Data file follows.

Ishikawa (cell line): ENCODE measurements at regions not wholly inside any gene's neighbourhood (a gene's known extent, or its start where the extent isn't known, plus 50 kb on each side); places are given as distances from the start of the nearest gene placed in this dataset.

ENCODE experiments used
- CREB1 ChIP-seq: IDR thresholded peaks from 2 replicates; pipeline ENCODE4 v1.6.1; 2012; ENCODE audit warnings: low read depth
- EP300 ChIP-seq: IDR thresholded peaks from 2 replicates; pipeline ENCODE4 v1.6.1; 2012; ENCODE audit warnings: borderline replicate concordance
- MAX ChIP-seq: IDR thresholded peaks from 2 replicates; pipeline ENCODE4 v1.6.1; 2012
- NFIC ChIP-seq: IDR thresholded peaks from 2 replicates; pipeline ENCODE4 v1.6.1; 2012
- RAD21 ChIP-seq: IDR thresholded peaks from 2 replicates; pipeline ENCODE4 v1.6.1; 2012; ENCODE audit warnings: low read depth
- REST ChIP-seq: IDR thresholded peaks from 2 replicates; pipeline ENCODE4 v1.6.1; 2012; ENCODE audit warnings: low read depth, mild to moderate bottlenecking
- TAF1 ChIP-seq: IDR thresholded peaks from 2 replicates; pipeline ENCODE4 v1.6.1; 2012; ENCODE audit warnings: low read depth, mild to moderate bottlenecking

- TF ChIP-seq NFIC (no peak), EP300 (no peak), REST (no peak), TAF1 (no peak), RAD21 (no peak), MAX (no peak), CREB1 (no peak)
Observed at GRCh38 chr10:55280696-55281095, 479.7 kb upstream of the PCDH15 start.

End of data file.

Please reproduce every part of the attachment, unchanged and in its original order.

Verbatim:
Ishikawa (cell line): ENCODE measurements at regions not wholly inside any gene's neighbourhood (a gene's known extent, or its start where the extent isn't known, plus 50 kb on each side); places are given as distances from the start of the nearest gene placed in this dataset.

ENCODE experiments used
- CREB1 ChIP-seq: IDR thresholded peaks from 2 replicates; pipeline ENCODE4 v1.6.1; 2012; ENCODE audit warnings: low read depth
- EP300 ChIP-seq: IDR thresholded peaks from 2 replicates; pipeline ENCODE4 v1.6.1; 2012; ENCODE audit warnings: borderline replicate concordance
- MAX ChIP-seq: IDR thresholded peaks from 2 replicates; pipeline ENCODE4 v1.6.1; 2012
- NFIC ChIP-seq: IDR thresholded peaks from 2 replicates; pipeline ENCODE4 v1.6.1; 2012
- RAD21 ChIP-seq: IDR thresholded peaks from 2 replicates; pipeline ENCODE4 v1.6.1; 2012; ENCODE audit warnings: low read depth
- REST ChIP-seq: IDR thresholded peaks from 2 replicates; pipeline ENCODE4 v1.6.1; 2012; ENCODE audit warnings: low read depth, mild to moderate bottlenecking
- TAF1 ChIP-seq: IDR thresholded peaks from 2 replicates; pipeline ENCODE4 v1.6.1; 2012; ENCODE audit warnings: low read depth, mild to moderate bottlenecking

- TF ChIP-seq NFIC (no peak), EP300 (no peak), REST (no peak), TAF1 (no peak), RAD21 (no peak), MAX (no peak), CREB1 (no peak)
Observed at GRCh38 chr10:55280696-55281095, 479.7 kb upstream of the PCDH15 start.